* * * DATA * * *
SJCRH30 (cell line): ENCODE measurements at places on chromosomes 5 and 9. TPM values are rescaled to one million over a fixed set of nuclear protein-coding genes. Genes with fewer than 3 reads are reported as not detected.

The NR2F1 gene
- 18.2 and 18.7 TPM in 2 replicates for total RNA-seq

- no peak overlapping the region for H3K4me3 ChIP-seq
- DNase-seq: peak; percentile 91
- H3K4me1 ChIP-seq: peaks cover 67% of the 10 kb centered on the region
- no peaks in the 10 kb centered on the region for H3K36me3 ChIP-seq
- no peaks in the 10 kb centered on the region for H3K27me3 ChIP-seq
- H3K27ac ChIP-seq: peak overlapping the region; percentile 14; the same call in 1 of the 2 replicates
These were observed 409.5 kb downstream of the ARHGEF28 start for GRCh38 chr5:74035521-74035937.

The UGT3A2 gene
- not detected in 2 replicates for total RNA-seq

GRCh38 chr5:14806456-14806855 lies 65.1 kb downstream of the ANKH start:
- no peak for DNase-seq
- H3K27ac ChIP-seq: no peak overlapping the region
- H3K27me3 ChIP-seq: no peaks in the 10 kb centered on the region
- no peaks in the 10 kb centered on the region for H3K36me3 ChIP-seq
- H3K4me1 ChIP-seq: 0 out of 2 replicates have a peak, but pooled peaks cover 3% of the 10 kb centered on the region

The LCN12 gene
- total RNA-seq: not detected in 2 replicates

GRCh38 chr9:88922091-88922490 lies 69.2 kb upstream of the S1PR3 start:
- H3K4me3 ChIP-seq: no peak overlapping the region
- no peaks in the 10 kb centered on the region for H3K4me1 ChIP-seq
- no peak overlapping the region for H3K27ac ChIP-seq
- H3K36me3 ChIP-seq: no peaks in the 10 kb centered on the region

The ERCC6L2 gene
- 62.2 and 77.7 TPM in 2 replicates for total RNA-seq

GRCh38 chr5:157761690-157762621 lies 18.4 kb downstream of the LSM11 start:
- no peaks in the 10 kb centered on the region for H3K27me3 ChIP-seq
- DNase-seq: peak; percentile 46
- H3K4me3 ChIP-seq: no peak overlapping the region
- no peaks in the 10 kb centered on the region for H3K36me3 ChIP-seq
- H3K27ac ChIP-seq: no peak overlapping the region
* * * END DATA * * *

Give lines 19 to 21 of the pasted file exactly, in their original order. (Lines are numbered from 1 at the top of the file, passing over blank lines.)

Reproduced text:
The LCN12 gene
- total RNA-seq: not detected in 2 replicates

GRCh38 chr9:88922091-88922490 lies 69.2 kb upstream of the S1PR3 start: